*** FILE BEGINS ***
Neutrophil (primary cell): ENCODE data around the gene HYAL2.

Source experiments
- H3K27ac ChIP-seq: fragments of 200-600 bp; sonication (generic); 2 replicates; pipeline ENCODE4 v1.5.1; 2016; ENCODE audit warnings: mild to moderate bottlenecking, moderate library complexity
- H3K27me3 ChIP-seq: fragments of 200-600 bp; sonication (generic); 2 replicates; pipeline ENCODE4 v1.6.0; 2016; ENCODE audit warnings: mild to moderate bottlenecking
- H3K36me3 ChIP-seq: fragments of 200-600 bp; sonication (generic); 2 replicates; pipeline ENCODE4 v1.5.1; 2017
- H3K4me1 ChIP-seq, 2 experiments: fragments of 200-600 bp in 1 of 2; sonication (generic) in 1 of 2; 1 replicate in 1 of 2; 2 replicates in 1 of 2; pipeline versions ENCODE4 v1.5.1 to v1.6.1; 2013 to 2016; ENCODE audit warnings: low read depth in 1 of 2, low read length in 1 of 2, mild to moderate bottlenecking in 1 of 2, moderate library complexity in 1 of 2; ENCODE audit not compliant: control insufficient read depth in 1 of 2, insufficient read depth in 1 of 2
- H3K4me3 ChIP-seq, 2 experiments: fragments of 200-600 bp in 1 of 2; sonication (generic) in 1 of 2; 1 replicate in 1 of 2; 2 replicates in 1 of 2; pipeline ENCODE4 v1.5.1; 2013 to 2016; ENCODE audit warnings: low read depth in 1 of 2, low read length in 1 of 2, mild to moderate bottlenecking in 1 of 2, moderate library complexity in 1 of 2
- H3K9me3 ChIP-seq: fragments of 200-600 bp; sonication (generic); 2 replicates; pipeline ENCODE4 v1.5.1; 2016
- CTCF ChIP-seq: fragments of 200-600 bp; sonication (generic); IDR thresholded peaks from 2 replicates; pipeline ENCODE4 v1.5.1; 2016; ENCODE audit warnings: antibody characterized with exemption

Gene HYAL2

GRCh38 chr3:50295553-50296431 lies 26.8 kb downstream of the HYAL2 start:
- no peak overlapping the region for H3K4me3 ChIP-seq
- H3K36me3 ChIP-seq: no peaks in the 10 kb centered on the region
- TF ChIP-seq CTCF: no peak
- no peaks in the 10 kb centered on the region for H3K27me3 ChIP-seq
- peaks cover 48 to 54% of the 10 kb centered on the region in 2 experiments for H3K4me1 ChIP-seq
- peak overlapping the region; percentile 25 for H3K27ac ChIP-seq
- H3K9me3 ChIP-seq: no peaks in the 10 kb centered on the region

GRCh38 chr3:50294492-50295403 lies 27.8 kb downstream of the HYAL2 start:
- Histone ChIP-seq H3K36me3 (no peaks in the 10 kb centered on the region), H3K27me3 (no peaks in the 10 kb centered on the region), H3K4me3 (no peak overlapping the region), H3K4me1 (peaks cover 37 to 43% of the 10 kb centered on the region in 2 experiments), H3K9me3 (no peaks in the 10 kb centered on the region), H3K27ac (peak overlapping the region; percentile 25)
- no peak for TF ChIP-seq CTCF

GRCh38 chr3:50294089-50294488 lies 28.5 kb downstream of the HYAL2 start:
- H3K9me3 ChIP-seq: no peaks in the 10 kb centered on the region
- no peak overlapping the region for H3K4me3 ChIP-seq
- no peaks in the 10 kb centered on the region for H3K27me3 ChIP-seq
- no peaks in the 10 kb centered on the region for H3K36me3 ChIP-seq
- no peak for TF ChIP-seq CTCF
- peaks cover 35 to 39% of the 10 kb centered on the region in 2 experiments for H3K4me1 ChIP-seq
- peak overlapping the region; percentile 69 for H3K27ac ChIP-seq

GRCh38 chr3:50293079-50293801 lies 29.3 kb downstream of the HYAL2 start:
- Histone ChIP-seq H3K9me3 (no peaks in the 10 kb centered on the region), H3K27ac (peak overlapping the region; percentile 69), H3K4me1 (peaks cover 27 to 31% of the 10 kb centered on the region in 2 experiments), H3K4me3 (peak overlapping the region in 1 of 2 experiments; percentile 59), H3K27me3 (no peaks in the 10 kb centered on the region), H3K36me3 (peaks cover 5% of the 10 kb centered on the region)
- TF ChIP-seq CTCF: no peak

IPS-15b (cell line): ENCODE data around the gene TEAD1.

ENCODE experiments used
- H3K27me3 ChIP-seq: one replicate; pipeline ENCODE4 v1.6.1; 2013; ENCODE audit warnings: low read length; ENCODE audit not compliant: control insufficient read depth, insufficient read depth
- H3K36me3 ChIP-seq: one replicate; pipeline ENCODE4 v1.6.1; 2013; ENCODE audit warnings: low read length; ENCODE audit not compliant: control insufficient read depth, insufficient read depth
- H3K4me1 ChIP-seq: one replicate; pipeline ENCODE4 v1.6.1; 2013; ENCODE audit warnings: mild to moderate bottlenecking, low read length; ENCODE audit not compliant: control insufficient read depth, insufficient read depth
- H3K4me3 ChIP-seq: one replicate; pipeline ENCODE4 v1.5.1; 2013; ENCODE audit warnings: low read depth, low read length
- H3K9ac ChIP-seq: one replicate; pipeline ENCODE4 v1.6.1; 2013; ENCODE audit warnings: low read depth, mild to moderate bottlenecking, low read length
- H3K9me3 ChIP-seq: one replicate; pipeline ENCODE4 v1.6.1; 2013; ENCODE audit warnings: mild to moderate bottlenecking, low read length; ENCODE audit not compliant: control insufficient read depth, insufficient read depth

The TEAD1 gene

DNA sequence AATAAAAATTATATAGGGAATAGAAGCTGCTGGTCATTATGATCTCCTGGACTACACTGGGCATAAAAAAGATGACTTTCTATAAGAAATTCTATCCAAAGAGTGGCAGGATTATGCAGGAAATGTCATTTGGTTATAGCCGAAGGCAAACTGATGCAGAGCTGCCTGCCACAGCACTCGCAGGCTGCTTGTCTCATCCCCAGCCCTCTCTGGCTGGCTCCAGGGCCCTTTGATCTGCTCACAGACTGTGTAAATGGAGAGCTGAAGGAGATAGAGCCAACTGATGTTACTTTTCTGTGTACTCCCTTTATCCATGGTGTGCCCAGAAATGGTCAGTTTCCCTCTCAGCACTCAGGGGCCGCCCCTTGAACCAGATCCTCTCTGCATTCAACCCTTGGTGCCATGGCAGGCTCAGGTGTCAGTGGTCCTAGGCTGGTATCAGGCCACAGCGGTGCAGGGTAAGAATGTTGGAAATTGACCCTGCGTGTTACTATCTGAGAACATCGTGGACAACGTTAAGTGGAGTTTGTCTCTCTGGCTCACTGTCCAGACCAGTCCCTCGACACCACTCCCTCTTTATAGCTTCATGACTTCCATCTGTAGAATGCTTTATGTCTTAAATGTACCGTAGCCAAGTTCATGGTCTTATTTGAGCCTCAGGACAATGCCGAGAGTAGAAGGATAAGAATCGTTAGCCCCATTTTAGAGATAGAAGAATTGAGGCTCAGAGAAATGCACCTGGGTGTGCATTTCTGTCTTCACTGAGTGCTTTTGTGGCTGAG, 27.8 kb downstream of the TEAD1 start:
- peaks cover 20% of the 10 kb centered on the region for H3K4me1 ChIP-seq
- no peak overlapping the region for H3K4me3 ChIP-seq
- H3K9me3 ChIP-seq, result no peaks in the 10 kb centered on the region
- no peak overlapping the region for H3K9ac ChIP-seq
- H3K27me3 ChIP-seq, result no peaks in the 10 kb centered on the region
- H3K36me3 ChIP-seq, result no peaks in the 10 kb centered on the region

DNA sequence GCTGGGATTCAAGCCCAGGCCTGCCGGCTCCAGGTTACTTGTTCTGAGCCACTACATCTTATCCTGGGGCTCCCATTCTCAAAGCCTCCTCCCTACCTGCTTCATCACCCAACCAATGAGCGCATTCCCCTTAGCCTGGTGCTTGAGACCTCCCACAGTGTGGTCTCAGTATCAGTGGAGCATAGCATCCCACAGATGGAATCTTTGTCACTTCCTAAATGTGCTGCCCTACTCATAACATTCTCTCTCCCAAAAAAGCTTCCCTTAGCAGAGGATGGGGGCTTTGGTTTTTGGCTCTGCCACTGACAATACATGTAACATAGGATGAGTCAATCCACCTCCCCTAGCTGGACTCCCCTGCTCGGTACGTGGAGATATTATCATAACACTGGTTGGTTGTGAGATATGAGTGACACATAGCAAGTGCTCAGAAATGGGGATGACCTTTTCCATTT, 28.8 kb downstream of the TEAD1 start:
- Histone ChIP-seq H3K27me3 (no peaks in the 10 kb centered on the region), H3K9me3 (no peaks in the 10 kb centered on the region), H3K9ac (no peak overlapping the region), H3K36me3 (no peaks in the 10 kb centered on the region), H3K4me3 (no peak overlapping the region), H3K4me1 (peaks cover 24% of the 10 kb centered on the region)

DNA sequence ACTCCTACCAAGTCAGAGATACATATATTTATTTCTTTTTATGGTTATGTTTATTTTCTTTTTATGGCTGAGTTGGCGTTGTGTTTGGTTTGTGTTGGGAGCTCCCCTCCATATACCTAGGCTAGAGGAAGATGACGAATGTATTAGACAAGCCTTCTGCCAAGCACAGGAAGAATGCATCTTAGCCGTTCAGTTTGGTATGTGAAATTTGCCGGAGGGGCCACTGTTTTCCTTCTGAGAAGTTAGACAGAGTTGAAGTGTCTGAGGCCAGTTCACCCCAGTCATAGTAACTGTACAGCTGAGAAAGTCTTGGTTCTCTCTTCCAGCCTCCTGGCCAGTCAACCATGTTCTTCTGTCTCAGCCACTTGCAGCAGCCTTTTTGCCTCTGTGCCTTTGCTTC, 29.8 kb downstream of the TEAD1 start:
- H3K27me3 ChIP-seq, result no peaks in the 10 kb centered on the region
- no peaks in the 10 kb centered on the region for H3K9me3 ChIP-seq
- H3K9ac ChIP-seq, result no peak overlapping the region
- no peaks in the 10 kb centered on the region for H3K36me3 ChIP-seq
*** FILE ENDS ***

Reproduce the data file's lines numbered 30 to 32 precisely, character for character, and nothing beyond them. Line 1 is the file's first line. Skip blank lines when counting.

GRCh38 chr3:50293079-50293801 lies 29.3 kb downstream of the HYAL2 start:
- Histone ChIP-seq H3K9me3 (no peaks in the 10 kb centered on the region), H3K27ac (peak overlapping the region; percentile 69), H3K4me1 (peaks cover 27 to 31% of the 10 kb centered on the region in 2 experiments), H3K4me3 (peak overlapping the region in 1 of 2 experiments; percentile 59), H3K27me3 (no peaks in the 10 kb centered on the region), H3K36me3 (peaks cover 5% of the 10 kb centered on the region)
- TF ChIP-seq CTCF: no peak